Due to World Toilet Day, astronaut Andreas Mogensen, currently on the International Space Station (ISS), decided to answer one of the most actual questions about hygiene: “How to use the toilet in space?”
The ISS crew is constantly engaged in scientific research. However, microgravity conditions not only complicate work, but also become a problem during ordinary everyday activities — for example, using toilets. The process of cleaning the body of waste without polluting the environment inside the orbital outpost is a rather complex task that requires a creative approach from engineers.
“And if you have ever wondered how using the toilet works on the International @Space_Station, I have made a little video explaining the procedure,” Mogensen said in his Sunday post on the social network X.
Today is World Toilet day, which celebrate and highlights the throne that we all sit on every day. And if you have ever wondered how going to the toilet works on the International @Space_Station, I have made a little video explaining the procedure that is needed to go number 1… pic.twitter.com/Bm6F7Xu5ZI
— Andreas Mogensen (@Astro_Andreas) November 19, 2023
In total, there are three toilets on the ISS, which are enough for a crew of six people. The video illustrates how urine is removed using a special suction cup — by the way, it is cleaned for further use as drinking water. In the case of solid waste, the astronaut sits on a special device containing charcoal to absorb odours. The waste is collected in special sealed bags, which are then dried in a vacuum to remove moisture and compactly packed in containers taken out of the station along with the rubbish. After that, they burn up in the Earth’s atmosphere.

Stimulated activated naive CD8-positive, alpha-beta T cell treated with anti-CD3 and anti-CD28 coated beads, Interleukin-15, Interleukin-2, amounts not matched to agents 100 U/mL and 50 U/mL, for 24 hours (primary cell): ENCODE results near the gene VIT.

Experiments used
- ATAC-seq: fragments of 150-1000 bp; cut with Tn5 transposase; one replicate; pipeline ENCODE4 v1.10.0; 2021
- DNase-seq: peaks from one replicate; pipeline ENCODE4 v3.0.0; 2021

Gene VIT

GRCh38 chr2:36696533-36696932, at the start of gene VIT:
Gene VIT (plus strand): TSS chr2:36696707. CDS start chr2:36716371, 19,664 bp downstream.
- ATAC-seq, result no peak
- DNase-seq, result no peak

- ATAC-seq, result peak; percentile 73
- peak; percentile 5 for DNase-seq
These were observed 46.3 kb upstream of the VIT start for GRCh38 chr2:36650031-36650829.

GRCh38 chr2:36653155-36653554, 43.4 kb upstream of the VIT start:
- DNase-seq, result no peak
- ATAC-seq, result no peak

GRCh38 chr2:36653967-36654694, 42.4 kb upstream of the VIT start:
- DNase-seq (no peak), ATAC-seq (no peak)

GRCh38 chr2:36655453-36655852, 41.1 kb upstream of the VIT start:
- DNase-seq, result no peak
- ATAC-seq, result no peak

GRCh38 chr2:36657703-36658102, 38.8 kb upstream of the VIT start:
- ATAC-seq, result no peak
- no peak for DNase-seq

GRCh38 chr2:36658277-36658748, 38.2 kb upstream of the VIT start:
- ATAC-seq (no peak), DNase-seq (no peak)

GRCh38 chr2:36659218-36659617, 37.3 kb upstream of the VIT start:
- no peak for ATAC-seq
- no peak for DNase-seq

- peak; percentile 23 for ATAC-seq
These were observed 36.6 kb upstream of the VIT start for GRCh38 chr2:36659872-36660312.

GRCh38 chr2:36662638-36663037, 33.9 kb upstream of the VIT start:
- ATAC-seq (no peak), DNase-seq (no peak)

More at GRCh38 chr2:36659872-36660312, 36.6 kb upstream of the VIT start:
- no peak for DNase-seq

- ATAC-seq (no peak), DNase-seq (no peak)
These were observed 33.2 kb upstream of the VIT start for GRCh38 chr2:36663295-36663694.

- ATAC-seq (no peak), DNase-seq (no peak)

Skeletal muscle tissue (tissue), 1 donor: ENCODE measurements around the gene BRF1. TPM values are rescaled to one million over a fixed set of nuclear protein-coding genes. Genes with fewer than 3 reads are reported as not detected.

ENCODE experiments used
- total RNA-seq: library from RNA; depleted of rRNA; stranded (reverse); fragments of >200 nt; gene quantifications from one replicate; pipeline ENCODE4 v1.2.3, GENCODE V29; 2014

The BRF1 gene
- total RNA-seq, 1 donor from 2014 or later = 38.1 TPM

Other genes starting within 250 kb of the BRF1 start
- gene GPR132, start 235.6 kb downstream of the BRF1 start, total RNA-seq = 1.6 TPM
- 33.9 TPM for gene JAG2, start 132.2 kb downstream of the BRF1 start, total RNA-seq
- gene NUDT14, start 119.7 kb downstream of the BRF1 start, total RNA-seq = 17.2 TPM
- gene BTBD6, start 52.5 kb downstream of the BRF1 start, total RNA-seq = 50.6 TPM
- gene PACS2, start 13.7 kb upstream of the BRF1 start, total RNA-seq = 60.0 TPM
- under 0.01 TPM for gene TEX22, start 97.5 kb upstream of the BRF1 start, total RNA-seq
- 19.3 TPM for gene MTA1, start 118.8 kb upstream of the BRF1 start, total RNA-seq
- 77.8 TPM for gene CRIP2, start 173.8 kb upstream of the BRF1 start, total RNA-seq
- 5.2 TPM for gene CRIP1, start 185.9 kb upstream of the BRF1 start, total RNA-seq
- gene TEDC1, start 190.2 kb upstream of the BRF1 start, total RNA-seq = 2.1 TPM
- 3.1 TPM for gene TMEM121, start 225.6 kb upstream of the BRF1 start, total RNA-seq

The European Space Agency decided to clarify this extraordinary process and released several infographics on the topic of toilet visits in space.
World Toilet Day is not only a curious event, but also an important initiative supported by the United Nations. It is aimed at improving the living conditions of more than four billion people, who are still deprived of safe sanitary conditions.
“A functioning toilet in space constantly reminds me that not everyone in the world is lucky enough to have access to such a luxurious convenience or even just clean water,” Mogensen stressed in his note.
If you are interested in the details of how astronauts live and work on board the ISS, we suggest you watch a more extended video shot by crew members who have many years of experience on the station.
Earlier we reported on how AX-2 space tourists faced a shameful nuisance on the ISS.
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